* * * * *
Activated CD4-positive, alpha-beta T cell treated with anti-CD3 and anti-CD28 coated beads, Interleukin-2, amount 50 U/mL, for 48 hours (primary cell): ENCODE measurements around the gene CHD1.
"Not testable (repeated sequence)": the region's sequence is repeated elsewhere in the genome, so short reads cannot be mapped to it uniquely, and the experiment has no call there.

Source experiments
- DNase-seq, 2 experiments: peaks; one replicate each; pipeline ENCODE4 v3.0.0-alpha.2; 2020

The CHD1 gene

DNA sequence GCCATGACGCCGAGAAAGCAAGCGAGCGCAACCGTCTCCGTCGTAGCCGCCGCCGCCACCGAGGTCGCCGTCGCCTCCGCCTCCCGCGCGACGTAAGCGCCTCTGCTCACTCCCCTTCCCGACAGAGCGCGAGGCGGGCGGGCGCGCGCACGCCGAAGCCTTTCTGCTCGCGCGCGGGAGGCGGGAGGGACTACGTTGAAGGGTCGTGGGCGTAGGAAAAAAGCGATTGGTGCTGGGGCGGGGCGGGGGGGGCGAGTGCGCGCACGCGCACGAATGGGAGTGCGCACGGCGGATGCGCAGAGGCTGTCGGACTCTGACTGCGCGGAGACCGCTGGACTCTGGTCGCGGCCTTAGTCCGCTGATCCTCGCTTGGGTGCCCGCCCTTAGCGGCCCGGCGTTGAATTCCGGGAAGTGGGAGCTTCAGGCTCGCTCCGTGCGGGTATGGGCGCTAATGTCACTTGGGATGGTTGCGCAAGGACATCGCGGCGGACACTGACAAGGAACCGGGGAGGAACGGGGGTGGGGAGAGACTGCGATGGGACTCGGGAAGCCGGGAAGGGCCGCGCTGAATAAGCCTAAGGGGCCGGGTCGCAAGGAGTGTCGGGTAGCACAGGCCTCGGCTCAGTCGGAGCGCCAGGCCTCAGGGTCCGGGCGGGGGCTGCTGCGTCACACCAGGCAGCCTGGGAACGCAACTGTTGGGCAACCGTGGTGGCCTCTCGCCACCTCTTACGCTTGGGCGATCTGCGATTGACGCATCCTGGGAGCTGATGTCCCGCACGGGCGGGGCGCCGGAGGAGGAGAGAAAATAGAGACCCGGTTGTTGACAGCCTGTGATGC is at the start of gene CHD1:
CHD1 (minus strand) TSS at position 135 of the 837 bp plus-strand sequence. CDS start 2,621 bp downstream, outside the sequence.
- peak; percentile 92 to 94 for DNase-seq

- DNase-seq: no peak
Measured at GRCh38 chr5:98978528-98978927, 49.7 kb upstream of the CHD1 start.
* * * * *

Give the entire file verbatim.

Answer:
Activated CD4-positive, alpha-beta T cell treated with anti-CD3 and anti-CD28 coated beads, Interleukin-2, amount 50 U/mL, for 48 hours (primary cell): ENCODE measurements around the gene CHD1.
"Not testable (repeated sequence)": the region's sequence is repeated elsewhere in the genome, so short reads cannot be mapped to it uniquely, and the experiment has no call there.

Source experiments
- DNase-seq, 2 experiments: peaks; one replicate each; pipeline ENCODE4 v3.0.0-alpha.2; 2020

The CHD1 gene

DNA sequence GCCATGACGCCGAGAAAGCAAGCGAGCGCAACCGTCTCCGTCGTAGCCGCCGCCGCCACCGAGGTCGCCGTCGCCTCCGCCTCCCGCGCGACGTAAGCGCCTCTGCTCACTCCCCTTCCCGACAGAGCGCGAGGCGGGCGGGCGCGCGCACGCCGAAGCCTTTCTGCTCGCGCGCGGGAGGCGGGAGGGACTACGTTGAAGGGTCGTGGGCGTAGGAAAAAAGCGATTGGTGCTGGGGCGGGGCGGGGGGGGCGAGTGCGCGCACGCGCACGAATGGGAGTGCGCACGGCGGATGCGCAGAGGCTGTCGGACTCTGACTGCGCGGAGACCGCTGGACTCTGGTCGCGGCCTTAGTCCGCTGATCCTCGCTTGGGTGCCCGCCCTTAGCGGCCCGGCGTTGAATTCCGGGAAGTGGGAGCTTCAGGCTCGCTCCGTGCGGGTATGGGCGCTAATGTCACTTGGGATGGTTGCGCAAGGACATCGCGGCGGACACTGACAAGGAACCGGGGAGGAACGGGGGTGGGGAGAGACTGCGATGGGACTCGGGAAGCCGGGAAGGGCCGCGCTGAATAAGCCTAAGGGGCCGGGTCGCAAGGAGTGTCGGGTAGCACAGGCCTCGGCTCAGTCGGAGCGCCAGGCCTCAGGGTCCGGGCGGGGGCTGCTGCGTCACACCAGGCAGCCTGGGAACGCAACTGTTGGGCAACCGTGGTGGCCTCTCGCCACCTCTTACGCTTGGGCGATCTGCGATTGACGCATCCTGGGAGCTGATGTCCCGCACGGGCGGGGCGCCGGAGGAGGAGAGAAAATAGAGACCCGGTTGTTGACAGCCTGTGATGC is at the start of gene CHD1:
CHD1 (minus strand) TSS at position 135 of the 837 bp plus-strand sequence. CDS start 2,621 bp downstream, outside the sequence.
- peak; percentile 92 to 94 for DNase-seq

- DNase-seq: no peak
Measured at GRCh38 chr5:98978528-98978927, 49.7 kb upstream of the CHD1 start.